PARIS (Reuters) -General Electric and France’s Safran has unveiled plans to test-build an open-bladed jet engine able to reduce fuel use and emissions by 20% as they prolonged their historic CFM International joint venture by a decade to 2050.
The “RISE” engine, positioned as a possible successor to the “LEAP” model used on the Boeing 737 MAX and some Airbus A320neo, will feature a design with visible fan blades known as open-rotor and could enter service by the mid-2030s.
The system will contain hybrid-electric propulsion and be capable of running on 100% sustainable fuel or hydrogen, an energy source favoured by Airbus for future concepts.
CFM is the world’s largest jet engine maker by the number of units sold. It is the sole engine supplier for the Boeing 737 MAX and competes with Raytheon Technologies unit Pratt & Whitney for airline engine selections on the Airbus A320neo.
The technology demonstrator project comes as the industry prepares to battle over the next generation of single-aisle planes like the MAX and A320neo in the busiest part of the airplane market while facing mounting environmental pressure.
Industry sources have said Boeing is considering launching a replacement for its slightly larger and long-range single-aisle 757 that could pave the way for a replacement of the MAX.
But it has deferred a decision on whether to move relatively quickly – a step that would require an available conventional engine – or wait for the arrival of technology like open-rotor with hybrid propulsion, Reuters reported recently.
GE Aviation Chief Executive John Slattery said CFM would be ready to compete for whatever jet might be launched and challenged other engine makers to compete with the technology.
“If Boeing or any airframer launches a platform and the business case makes sense for us, then we will present our best aggregate technologies that we have at that moment in time,” he told a news conference on Monday.
Boeing said it regularly conducted technology studies and collaborated with suppliers. It gave no fresh indication whether open-rotor technology could power its next jetliner.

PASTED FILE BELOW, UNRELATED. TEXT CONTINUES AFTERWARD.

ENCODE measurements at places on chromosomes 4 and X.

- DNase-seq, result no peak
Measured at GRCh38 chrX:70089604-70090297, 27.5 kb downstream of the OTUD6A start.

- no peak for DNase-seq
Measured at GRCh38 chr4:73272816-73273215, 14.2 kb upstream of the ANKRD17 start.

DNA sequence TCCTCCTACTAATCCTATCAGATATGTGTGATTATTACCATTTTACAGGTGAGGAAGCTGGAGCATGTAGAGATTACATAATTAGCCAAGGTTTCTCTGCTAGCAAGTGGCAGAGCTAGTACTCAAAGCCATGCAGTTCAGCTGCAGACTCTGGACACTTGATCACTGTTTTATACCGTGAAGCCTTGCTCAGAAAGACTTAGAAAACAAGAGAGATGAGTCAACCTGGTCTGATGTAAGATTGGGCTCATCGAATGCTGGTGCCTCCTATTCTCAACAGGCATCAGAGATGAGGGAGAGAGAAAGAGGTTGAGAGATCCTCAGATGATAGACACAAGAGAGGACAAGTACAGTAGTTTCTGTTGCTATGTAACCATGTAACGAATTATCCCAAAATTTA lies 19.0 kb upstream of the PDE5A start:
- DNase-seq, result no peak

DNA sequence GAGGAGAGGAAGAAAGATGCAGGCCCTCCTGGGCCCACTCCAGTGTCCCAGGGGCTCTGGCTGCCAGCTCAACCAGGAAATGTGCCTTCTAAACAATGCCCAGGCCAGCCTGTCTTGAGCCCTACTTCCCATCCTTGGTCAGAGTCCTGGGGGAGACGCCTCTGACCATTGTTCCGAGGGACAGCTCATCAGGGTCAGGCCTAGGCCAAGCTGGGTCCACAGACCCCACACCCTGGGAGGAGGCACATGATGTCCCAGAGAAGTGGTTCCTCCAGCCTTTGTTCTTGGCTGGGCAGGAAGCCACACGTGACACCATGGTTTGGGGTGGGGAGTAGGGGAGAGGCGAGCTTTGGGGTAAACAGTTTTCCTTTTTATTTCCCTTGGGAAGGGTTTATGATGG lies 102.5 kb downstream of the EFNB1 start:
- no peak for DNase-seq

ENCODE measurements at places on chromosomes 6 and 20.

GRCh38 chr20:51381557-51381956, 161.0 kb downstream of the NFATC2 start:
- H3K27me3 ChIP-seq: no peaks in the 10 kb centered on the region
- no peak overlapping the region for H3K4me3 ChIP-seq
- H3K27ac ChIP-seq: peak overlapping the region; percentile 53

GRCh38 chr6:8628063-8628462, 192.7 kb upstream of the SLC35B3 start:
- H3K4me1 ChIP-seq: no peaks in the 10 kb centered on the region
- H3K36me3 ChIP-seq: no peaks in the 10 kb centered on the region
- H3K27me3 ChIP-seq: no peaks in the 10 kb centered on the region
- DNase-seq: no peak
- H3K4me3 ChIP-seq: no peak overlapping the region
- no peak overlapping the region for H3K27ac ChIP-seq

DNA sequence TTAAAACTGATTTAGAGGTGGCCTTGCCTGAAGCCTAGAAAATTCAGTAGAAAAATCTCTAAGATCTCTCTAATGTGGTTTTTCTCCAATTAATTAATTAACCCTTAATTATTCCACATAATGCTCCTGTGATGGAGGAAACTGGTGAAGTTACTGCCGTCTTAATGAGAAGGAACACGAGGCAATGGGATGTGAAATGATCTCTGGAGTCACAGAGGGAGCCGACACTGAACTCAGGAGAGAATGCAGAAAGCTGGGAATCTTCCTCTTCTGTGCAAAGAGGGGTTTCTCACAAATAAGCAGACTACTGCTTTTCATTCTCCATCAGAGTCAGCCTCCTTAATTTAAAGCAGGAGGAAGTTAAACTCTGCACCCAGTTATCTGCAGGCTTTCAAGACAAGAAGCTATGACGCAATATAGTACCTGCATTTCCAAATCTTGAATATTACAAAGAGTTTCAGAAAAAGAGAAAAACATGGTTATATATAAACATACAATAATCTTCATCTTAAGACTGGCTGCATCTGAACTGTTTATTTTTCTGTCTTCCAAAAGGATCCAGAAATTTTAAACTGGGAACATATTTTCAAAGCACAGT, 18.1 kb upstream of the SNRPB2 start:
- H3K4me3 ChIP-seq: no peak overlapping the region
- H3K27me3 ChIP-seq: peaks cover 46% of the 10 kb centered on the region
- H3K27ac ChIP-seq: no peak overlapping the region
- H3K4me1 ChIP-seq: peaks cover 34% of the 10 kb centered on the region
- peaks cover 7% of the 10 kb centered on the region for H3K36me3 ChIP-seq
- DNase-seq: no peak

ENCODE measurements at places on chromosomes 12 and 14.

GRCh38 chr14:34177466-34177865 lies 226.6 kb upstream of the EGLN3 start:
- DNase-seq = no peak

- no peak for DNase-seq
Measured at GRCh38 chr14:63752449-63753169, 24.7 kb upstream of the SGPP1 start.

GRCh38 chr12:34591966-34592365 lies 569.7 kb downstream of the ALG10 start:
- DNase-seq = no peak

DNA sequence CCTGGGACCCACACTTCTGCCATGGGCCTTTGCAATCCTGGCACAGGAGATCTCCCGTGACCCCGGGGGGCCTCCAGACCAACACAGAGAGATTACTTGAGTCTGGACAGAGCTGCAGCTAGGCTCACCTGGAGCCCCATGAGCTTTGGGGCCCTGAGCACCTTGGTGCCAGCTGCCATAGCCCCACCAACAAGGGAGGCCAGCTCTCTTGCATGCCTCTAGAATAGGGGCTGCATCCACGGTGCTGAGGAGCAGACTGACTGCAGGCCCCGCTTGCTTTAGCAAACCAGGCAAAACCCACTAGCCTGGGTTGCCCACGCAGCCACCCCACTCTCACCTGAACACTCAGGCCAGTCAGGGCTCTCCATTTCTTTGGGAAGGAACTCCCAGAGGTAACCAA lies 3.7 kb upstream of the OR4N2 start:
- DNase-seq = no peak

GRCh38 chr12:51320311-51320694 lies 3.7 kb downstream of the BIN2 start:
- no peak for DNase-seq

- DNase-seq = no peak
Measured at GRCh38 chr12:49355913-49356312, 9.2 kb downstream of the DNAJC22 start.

Airbus, which says it is working on a zero-emission plane to enter service in 2035, said on Tuesday it welcomed the fact that the engine was expected to be “agnostic” about the type of fuel.
“We await news of where Airbus and Boeing are headed,” Jefferies analyst Sandy Morris said.
Safran shares rose 1.6% early on Tuesday, buoyed also by signs of a truce in an aircraft trade war.
The open-rotor engine concept places previously hidden whirring parts on the outside of the engine to capture more air and reduce the burden on the engine’s fuel-burning core.
Previous attempts since the 1980s to develop such engines have had to contend with concerns including noise.
Safran Chief Executive Olivier Andries said a prototype tested in 2017 had produced no more noise than the LEAP.
“I am very confident we will meet the most stringent noise regulations … and safety requirements,” he told Reuters.
All eyes are now on rivals led by Pratt & Whitney, which is expected to give updates on its geared turbofan later this year.
“We are committed to continued investment in evolving propulsion systems to power the next generation of commercial aircraft,” Pratt & Whitney said.
Founded in 1974, CFM saw the light of day after a summit deal between U.S. President Richard Nixon and French counterpart Georges Pompidou, following attempts by the Pentagon to block it on the grounds that its engine was related to the B-1 bomber.
Under a compromise, French engineers were banned at first from looking inside the sealed casing of the original CFM core.
Although such restrictions vanished long ago, GE and Safran still maintain an unusual Chinese Wall between them over costs on the world’s most-sold jet engines to avoid disputes.
“One of the ingredients of CFM’s success is that we share the revenues; we don’t share the costs. If one of us is not competitive, it doesn’t reflect on the (other) partner. Everyone is fully responsible,” Andries said.
(Reporting by Tim Hepher; editing by Jonathan Oatis and Edmund Blair)